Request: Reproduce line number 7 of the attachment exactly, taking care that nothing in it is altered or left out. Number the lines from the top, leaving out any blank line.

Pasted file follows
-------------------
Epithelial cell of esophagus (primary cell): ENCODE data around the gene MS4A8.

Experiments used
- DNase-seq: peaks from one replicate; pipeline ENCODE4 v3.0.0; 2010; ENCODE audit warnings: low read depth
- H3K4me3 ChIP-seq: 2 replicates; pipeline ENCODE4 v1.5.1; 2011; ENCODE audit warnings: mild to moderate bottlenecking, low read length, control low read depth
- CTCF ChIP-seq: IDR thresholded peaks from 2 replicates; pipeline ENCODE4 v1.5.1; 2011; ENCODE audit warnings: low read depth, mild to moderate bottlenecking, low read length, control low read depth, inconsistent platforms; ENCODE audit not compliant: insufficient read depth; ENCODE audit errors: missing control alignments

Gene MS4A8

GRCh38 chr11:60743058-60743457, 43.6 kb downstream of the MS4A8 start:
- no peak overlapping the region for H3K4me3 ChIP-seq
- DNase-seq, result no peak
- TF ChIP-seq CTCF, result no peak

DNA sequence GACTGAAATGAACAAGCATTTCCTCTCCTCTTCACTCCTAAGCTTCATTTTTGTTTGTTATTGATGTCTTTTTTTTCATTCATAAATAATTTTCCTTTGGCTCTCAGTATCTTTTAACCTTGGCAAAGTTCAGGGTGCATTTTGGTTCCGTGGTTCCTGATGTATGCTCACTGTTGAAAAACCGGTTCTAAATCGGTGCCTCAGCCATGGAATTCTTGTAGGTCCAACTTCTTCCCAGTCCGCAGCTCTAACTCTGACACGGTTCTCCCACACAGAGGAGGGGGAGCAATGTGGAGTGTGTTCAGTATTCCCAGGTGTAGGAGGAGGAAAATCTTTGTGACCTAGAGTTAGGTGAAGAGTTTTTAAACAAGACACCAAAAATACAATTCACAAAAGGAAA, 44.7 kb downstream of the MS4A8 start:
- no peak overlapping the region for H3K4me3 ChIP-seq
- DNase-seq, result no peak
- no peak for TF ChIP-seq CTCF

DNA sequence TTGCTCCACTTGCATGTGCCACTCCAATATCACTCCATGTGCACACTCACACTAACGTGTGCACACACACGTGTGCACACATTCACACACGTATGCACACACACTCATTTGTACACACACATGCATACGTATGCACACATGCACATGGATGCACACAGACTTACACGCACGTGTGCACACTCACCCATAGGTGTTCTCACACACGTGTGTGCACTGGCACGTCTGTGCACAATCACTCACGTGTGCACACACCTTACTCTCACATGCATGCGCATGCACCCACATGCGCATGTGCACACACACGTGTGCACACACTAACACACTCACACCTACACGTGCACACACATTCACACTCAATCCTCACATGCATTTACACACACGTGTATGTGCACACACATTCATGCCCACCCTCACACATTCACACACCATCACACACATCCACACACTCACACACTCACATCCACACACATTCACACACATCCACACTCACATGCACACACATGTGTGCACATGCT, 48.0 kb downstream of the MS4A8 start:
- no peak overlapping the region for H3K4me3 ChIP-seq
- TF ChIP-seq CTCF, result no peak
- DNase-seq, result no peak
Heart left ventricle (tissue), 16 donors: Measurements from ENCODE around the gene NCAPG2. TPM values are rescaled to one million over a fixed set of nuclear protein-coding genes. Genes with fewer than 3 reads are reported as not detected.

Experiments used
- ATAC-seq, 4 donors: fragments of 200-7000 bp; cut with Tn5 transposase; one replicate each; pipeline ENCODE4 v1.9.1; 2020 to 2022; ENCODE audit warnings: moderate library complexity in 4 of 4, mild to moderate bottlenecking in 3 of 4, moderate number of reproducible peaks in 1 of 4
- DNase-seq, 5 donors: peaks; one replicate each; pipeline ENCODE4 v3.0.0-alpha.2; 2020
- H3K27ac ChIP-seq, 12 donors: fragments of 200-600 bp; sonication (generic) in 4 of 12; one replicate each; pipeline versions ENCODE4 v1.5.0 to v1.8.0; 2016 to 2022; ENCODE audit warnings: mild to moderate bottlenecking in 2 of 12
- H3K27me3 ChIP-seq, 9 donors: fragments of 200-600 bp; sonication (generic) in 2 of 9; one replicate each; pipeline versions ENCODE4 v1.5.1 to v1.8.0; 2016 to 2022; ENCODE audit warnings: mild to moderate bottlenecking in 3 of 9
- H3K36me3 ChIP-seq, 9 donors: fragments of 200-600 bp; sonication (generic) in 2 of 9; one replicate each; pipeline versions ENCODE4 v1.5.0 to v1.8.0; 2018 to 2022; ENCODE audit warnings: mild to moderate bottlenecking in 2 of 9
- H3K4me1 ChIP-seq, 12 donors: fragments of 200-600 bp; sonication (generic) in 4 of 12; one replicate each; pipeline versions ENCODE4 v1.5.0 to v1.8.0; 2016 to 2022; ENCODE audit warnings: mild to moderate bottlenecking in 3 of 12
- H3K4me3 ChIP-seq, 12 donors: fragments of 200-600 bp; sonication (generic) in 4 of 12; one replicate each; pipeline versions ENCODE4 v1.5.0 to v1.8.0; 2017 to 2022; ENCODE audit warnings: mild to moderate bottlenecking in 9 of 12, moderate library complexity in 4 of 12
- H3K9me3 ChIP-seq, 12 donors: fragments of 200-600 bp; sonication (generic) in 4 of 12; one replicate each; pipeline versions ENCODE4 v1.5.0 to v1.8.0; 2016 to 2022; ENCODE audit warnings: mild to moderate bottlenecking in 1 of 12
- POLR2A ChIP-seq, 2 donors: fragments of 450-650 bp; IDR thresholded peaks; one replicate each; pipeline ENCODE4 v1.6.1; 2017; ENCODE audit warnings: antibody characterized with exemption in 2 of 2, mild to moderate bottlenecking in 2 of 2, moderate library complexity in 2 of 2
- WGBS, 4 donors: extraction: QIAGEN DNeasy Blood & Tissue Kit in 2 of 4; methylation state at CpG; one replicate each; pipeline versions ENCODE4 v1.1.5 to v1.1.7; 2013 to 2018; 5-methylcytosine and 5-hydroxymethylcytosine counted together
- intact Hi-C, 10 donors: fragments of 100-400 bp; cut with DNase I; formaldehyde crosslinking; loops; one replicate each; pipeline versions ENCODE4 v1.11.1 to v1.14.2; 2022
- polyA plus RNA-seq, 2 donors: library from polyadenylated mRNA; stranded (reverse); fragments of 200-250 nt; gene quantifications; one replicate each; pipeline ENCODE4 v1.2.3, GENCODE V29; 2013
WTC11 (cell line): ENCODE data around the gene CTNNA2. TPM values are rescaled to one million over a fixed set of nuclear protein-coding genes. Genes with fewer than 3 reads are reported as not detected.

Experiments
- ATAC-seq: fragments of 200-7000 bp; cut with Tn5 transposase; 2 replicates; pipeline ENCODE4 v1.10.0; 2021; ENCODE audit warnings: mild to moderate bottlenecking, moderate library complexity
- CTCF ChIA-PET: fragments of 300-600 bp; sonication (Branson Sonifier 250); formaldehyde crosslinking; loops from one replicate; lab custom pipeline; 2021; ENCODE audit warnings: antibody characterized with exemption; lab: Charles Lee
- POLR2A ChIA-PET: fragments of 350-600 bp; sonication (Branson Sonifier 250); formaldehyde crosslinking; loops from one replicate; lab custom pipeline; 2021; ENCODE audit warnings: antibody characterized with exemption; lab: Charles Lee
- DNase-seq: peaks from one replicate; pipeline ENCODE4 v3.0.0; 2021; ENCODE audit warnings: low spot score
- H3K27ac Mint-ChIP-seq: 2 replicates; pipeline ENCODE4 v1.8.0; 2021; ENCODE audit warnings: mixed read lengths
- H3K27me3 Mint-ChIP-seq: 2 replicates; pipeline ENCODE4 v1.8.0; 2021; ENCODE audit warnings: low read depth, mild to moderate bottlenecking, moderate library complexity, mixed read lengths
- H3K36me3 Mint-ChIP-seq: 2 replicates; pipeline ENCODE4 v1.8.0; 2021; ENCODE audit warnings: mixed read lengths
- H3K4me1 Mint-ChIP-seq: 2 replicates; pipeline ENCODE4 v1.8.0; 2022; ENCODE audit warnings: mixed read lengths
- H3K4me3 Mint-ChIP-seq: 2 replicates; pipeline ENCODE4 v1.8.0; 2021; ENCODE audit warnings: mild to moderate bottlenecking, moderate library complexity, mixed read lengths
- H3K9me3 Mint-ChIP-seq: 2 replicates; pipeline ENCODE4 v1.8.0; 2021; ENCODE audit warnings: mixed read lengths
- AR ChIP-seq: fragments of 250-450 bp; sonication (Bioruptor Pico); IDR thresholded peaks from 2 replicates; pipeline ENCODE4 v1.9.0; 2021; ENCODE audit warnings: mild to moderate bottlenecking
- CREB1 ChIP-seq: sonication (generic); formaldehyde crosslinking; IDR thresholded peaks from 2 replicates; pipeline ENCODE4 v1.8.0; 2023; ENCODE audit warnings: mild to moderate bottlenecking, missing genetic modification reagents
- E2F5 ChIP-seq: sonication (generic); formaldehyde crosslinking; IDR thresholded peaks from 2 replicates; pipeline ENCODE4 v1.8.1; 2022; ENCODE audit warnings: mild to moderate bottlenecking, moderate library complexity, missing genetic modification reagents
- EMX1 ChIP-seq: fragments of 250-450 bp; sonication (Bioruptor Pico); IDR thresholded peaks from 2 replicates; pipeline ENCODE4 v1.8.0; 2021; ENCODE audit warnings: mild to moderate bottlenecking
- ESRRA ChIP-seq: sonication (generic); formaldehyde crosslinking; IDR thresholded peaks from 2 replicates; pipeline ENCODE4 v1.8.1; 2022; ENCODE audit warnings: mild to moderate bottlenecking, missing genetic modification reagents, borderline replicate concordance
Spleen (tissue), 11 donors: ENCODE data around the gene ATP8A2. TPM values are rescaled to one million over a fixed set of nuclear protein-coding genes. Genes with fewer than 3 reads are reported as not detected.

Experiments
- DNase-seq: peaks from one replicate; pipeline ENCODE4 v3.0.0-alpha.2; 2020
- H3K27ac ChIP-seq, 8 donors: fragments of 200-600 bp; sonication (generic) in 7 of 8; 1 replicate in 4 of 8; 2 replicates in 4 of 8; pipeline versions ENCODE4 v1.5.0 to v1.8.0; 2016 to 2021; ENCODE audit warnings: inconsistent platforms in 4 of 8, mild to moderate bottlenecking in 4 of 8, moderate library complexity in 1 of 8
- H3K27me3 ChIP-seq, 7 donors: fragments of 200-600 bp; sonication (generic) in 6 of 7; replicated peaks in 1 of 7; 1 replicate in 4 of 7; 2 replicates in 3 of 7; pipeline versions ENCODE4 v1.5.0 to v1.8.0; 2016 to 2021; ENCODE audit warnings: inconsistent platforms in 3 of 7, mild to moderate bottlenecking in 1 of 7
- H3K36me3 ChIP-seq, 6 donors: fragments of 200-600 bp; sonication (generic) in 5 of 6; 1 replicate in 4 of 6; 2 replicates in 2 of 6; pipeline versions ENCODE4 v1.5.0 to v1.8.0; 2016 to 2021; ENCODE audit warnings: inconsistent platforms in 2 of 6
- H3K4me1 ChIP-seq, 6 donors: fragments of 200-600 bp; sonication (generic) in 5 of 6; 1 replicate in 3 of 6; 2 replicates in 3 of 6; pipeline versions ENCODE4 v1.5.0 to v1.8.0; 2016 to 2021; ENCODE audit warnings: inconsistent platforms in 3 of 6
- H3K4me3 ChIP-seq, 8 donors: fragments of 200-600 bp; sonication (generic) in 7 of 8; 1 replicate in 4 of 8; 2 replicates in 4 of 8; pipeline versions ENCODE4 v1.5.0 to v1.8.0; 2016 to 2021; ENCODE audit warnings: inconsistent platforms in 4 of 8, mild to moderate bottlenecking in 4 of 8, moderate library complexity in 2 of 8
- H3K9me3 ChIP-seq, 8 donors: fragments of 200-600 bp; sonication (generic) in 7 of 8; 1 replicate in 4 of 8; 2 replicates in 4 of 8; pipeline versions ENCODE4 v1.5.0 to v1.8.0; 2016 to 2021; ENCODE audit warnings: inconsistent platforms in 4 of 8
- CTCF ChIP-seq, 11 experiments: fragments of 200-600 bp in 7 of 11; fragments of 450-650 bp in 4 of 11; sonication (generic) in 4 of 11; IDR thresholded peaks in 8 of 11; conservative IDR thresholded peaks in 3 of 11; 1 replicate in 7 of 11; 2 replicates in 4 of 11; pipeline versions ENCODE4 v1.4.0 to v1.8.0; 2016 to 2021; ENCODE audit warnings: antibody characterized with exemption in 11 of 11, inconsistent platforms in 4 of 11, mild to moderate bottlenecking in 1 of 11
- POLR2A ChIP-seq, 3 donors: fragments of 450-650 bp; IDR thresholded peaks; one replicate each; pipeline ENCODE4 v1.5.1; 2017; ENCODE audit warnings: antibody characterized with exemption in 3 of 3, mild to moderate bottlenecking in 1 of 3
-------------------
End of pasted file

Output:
GRCh38 chr11:60743058-60743457, 43.6 kb downstream of the MS4A8 start: